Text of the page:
“We want to create communities of faith among educators and mobilize them to deeply love God and deeply love the students he’s given us to teach,” said Rhames. “If we do those two things, we will transform the educational experience, especially for children who are from vulnerable families and underserved communities.”

Rhames recently spoke with Christianity Today about the power of prayer, talking to God in the classroom, and how public education today is America’s biggest mission field.

When did you become first aware of the power of prayer?

I was in the third grade and my dad was a national semi-truck driver. He’d say he’d come home on Monday ...

Continue reading...

Populism vs. Progressivism: Who Knows Best?

Opposing types of knowledge are at the heart of today’s polarization. How does a Christian decide?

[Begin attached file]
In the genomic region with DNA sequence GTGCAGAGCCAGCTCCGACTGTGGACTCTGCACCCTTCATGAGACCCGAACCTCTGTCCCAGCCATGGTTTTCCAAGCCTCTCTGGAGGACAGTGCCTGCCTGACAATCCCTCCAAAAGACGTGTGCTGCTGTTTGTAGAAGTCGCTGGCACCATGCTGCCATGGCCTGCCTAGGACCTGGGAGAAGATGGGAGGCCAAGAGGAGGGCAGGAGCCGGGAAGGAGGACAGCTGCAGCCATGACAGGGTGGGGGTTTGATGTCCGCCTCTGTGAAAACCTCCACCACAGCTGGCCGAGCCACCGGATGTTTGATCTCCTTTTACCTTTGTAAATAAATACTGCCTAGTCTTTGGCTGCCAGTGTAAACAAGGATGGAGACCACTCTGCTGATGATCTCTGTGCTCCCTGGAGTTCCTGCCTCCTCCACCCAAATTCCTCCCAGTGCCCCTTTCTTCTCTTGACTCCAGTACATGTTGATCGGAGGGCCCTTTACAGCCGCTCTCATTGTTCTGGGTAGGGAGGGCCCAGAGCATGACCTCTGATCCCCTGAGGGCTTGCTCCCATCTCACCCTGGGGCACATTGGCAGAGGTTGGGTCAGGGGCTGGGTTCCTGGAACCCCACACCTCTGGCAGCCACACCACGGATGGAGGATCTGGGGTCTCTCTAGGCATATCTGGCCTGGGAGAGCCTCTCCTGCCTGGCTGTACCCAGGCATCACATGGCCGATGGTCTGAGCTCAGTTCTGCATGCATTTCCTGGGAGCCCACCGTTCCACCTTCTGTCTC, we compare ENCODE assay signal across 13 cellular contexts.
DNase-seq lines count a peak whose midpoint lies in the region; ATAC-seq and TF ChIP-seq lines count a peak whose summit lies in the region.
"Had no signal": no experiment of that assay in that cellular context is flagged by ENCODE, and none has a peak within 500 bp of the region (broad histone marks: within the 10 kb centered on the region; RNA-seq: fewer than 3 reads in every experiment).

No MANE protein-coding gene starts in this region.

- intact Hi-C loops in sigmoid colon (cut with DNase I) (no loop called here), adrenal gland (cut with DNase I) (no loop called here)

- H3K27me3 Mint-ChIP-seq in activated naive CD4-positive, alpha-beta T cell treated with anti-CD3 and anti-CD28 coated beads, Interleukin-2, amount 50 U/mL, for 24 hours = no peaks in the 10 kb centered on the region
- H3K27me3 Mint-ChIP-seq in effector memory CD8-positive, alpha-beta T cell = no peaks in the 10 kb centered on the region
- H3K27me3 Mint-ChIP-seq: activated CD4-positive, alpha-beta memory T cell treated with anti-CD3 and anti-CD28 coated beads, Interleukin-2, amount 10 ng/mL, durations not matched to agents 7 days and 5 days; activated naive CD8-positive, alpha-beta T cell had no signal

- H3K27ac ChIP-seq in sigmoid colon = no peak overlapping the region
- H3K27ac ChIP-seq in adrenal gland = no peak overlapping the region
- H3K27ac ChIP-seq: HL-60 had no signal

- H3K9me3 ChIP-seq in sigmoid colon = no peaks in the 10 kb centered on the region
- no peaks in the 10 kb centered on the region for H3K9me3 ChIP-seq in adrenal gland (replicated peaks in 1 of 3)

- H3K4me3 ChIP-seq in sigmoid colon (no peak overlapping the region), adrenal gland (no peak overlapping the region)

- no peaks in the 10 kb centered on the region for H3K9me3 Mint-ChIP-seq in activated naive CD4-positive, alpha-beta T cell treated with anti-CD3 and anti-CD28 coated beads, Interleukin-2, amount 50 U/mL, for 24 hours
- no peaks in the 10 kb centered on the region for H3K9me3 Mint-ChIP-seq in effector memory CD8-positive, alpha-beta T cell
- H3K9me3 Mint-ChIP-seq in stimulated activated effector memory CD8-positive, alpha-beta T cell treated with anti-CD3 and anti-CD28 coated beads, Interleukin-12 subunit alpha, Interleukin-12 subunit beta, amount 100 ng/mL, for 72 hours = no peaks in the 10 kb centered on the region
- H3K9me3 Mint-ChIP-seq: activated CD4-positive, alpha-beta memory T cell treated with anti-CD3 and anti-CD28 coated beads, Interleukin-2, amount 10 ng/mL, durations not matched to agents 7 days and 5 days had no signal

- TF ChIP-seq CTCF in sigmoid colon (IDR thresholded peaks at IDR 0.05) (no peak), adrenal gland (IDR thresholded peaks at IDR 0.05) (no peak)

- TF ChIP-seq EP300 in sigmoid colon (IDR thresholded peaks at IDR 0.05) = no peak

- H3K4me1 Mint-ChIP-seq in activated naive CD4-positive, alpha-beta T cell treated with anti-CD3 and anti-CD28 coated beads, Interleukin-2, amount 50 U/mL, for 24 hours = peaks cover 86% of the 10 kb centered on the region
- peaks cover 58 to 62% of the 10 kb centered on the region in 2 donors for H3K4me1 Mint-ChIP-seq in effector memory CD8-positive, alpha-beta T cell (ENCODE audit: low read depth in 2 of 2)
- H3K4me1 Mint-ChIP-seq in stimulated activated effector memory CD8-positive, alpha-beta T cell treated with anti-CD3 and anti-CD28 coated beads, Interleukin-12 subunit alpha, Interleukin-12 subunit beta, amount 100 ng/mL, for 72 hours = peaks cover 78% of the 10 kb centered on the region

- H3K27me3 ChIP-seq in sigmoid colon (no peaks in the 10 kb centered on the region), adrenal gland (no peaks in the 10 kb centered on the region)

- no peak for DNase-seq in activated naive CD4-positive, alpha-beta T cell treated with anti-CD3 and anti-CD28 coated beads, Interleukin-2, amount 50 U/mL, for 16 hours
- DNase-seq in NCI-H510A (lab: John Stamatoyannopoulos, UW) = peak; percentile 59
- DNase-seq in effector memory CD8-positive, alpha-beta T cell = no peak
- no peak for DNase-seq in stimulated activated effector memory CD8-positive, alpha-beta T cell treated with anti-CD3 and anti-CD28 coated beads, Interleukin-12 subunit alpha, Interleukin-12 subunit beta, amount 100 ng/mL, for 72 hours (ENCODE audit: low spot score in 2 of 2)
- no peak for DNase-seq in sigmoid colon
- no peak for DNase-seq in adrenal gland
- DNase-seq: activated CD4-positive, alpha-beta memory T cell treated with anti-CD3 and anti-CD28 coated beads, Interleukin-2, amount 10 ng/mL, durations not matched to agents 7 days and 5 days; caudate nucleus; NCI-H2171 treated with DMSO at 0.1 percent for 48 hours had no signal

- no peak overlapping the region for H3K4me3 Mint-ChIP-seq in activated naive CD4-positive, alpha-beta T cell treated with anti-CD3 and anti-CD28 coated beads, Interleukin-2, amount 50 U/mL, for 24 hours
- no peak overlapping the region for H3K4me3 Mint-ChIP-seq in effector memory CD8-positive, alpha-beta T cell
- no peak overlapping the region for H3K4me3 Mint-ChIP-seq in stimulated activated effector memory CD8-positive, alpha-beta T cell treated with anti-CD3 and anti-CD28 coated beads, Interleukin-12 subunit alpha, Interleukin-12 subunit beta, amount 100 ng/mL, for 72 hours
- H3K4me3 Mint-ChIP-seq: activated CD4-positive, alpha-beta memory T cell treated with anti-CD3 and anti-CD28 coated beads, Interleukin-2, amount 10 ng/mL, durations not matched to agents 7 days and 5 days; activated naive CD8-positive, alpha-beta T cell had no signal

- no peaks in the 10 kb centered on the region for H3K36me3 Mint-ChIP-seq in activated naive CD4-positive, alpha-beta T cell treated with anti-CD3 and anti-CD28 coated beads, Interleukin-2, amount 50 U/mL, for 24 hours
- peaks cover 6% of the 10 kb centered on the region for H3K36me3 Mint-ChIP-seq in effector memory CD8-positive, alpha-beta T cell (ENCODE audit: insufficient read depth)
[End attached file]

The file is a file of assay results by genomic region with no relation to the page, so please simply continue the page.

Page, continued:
Across Europe and the Americas, from Budapest to Brasilia, a striking mass migration is well underway. This migration involves no passports, asylum claims, or border police. It is happening within each nation’s own borders and can be made without leaving your house, street, or hometown (which may be why many of its migrants are quite unaware that they are part of such a thing).

As a mass movement of people, it is based on the emergence of two rival visions of the world. Each envisioned world emits a kind of gravitational pull—cultural, rather than physical—that draws some, but not others. One attracts those receptive to the restoration of national greatness, the importance of groups over individuals, and the conservation of the past. The other pulls on those receptive to a starkly individualistic future, unhitched from the obligations of the past, and bound, instead, to the notion of progress.

Crucially, each of these cultural forces also repels those who prove unreceptive to it. For this reason, our cultural commentators now talk of Two Americas, Two Brazils, and Two United Kingdoms. In each of these settings, populations migrate toward opposite polar extremities, one a City of Progress and the other a City of Populism.

As those called to reside between the inextricably intermingled City of God and the City of Man, and who are “foreigners and strangers on the earth” (Heb. 11:13), what should Christians think about their polarized host cultures?